In early civilization, man in his quest for food attempted to eat a variety of materials. Through these experiences, it is likely that man found certain substances to cause illness and even death and others to serve as desirable food for him. This lead to two categories of materials, ones that were poison and others that were food.

    In modern day, this concept persists and serves a useful purpose. However, in a strictly scientific sense, this classification is irrelevant. We cannot draw a line between those chemicals that are beneficial and those that are harmful. Rather there are degrees of harmfulness and degrees of safeness for any chemical. Even the most innocuous of substances, when taken into the body in sufficient amounts may lead to undesirable effects. It is therefore plausible to say that the harmfulness and safeness of a chemical is related to the amount of that compound (dose) that is present in the body and how long the body is exposed to that chemical (exposure). It is even true to say that what is toxic to one specimen may not be toxic to another type of specimen.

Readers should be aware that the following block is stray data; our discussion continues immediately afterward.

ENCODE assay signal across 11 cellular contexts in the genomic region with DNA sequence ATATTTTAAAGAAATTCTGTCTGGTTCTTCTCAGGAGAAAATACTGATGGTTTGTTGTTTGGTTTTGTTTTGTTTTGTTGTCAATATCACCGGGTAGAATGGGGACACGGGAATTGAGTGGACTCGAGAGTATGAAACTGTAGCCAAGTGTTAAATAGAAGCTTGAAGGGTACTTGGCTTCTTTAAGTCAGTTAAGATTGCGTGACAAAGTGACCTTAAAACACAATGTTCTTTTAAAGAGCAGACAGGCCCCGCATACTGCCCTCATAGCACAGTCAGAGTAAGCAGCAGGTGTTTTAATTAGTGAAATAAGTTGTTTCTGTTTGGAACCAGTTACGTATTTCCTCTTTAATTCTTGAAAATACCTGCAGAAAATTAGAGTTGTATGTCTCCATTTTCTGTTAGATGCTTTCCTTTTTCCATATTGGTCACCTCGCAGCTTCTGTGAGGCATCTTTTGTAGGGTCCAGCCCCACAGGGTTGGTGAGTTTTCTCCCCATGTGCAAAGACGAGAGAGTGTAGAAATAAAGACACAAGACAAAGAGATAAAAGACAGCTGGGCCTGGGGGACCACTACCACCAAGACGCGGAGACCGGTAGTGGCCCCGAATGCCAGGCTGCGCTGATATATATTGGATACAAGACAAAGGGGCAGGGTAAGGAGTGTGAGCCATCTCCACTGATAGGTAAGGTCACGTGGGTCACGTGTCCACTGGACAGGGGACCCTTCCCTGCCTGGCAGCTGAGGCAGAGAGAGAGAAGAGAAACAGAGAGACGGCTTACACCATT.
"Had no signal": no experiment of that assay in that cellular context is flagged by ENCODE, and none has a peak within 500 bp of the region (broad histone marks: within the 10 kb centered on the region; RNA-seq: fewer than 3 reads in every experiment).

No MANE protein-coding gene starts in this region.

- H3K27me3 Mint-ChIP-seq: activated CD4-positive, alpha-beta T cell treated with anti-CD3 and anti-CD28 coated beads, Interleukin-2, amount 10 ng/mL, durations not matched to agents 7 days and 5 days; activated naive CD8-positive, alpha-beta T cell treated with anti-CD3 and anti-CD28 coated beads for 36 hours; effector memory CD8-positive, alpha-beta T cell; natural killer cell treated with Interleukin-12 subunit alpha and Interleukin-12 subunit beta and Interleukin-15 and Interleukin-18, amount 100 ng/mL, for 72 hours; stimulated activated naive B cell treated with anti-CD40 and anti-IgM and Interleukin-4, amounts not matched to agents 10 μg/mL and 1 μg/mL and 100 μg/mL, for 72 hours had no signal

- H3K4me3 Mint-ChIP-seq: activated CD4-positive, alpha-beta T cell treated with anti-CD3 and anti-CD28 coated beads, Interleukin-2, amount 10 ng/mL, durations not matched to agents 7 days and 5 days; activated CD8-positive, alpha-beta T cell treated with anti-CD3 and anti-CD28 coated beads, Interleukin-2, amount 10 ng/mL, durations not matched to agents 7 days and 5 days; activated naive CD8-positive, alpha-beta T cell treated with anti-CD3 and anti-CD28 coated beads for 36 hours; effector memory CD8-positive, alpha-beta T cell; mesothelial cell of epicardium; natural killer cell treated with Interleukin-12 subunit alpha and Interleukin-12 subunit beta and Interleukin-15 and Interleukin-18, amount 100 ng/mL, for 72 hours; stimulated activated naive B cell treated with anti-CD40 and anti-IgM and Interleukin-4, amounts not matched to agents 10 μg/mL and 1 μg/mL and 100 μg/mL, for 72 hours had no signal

Toxicology is the study of the quantitative effects of chemicals on biological organisms. A toxicologist focuses not only on the harmful actions of chemicals on organisms but also acquires information on the degree of safeness of the compound. Toxicity is a term used in comparing one chemical with another and always refers to a harmful effect on some biological mechanism. One of the sciences expected to grow in the coming years is environmental toxicology which is concerned with the harmful effects of chemicals encountered by man because they occur in our atmosphere. With the rate of production of industrial and household chemicals, it seems that no one is entirely free of exposure to a variety of chemicals capable of producing undesirable effects on biological organisms.